Starting with the last question first, yes. Yes it’s okay to laugh and joke around during a hockey game. You’re communicating with other people a lot, and if you can’t occasionally laugh at things it’s going to be a long, painful slog, and frankly, I find that dishonest. Very few people are that serious all the time, and I think if you’re trying to get the most out of people it’s not great to ask them to suppress their personalities.

That said, there’s a time and a place.

You never want to see your group too loose, but when you’re winning there’s obviously more room for yuks. Hell, practice days on a winning team are amazing. I believe that winning feeds on itself because as everyone loosens up they tend to think more openly, get more creative, wield their sticks more confidently, and get better. But, it’s tough to walk the fine line between “open and comfortable” and “not focused and mentally lazy,” and it’s easy to confuse the two.Sabres bench

When guys are too comfortable they’re more distractible and they miss assignments, they forget to cover the back door, they forget that it’s not zigging time, they were supposed to zag. So, logically, you would think “Who the hell cares if two guys on the bench are mentally turned off, they’re not on the ice and the game is almost over anyway.” But…no. That’s not right at all.

You want guys to give a s**t for the obvious reasons – for one, you’re going to get more out of any employee that cares than one that’s just collecting a paycheck. Two is that guys can learn from things on the ice, so you want their attention there. Three is that you don’t want a guy “turned off” because he’s no longer a personnel option. Four is that if your team does score there’s more hockey to be played.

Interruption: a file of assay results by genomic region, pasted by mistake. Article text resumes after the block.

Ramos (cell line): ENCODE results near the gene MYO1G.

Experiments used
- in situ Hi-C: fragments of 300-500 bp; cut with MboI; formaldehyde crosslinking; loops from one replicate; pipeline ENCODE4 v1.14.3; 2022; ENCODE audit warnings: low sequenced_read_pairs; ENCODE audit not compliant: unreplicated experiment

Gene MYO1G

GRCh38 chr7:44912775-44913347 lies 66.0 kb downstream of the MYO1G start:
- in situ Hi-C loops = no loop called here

What I’m getting at is that during a loss you expect your team to be frustrated, to be working, to be pushing with every ounce of their might to get the car unstuck from the mud. Now is the time for focus and attention. It’s not 5-2 in the second. Your team is on the verge of another loss in a losing year and you’re yukking it up over something on the jumbotron. That’s not okay.

It didn’t affect the outcome of this game a lick, but maybe it says something about your guys. Maybe it’s that they expect to lose, that they’re getting used to it, that the so-called “losing culture” Ted Nolan planned to change is deeply engrained and more changes have to be made. It’s irritating if you’re someone who does care. Why aren’t these guys as bothered by all this failure like I am?

I think it’s a-okay to pick your spots throughout the game to look at the jumbotron, to point out stuff in the crowd to one another, and to enjoy your job. I also think there are times when people expect that the horses they’ve hired to pull the cart get to work and stop chewing on grass. That situation for the Sabres felt like cart-pulling time. That isn’t the case for every second of every game, but that just felt like the wrong time for fun.

A lot of folks don’t think this stuff matters, and maybe it doesn’t. But it certainly matters to people in the organization, and at the very least, you should put on the proper mask if you don’t feel the motivation your employer expects.